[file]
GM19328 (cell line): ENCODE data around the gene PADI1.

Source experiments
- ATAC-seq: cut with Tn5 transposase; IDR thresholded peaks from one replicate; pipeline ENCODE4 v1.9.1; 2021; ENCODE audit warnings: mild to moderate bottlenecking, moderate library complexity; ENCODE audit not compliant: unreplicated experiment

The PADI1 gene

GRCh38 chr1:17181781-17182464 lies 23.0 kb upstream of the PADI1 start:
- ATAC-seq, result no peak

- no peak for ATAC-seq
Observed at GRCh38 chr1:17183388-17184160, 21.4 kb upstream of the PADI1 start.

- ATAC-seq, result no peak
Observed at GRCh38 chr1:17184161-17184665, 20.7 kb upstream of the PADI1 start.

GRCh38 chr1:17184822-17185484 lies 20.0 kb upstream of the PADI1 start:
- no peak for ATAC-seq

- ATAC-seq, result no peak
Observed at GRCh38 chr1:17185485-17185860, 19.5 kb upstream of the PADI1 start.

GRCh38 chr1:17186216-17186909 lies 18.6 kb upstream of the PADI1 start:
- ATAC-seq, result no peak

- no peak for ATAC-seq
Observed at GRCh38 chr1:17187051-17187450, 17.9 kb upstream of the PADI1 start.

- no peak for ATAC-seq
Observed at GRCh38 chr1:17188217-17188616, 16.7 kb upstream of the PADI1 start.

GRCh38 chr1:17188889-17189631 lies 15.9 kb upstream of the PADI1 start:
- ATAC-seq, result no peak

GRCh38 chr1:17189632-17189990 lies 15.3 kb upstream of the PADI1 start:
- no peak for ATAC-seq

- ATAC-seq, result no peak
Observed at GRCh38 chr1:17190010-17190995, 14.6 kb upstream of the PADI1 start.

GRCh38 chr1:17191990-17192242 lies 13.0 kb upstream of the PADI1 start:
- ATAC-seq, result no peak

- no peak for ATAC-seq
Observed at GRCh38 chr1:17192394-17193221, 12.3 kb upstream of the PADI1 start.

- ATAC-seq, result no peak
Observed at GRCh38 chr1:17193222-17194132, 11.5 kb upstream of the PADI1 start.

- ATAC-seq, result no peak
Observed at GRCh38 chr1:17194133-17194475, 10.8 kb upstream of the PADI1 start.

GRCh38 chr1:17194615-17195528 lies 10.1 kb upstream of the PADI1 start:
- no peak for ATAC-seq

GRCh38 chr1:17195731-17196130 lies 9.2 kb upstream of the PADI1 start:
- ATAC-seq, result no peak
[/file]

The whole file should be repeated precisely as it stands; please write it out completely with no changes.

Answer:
GM19328 (cell line): ENCODE data around the gene PADI1.

Source experiments
- ATAC-seq: cut with Tn5 transposase; IDR thresholded peaks from one replicate; pipeline ENCODE4 v1.9.1; 2021; ENCODE audit warnings: mild to moderate bottlenecking, moderate library complexity; ENCODE audit not compliant: unreplicated experiment

The PADI1 gene

GRCh38 chr1:17181781-17182464 lies 23.0 kb upstream of the PADI1 start:
- ATAC-seq, result no peak

- no peak for ATAC-seq
Observed at GRCh38 chr1:17183388-17184160, 21.4 kb upstream of the PADI1 start.

- ATAC-seq, result no peak
Observed at GRCh38 chr1:17184161-17184665, 20.7 kb upstream of the PADI1 start.

GRCh38 chr1:17184822-17185484 lies 20.0 kb upstream of the PADI1 start:
- no peak for ATAC-seq

- ATAC-seq, result no peak
Observed at GRCh38 chr1:17185485-17185860, 19.5 kb upstream of the PADI1 start.

GRCh38 chr1:17186216-17186909 lies 18.6 kb upstream of the PADI1 start:
- ATAC-seq, result no peak

- no peak for ATAC-seq
Observed at GRCh38 chr1:17187051-17187450, 17.9 kb upstream of the PADI1 start.

- no peak for ATAC-seq
Observed at GRCh38 chr1:17188217-17188616, 16.7 kb upstream of the PADI1 start.

GRCh38 chr1:17188889-17189631 lies 15.9 kb upstream of the PADI1 start:
- ATAC-seq, result no peak

GRCh38 chr1:17189632-17189990 lies 15.3 kb upstream of the PADI1 start:
- no peak for ATAC-seq

- ATAC-seq, result no peak
Observed at GRCh38 chr1:17190010-17190995, 14.6 kb upstream of the PADI1 start.

GRCh38 chr1:17191990-17192242 lies 13.0 kb upstream of the PADI1 start:
- ATAC-seq, result no peak

- no peak for ATAC-seq
Observed at GRCh38 chr1:17192394-17193221, 12.3 kb upstream of the PADI1 start.

- ATAC-seq, result no peak
Observed at GRCh38 chr1:17193222-17194132, 11.5 kb upstream of the PADI1 start.

- ATAC-seq, result no peak
Observed at GRCh38 chr1:17194133-17194475, 10.8 kb upstream of the PADI1 start.

GRCh38 chr1:17194615-17195528 lies 10.1 kb upstream of the PADI1 start:
- no peak for ATAC-seq

GRCh38 chr1:17195731-17196130 lies 9.2 kb upstream of the PADI1 start:
- ATAC-seq, result no peak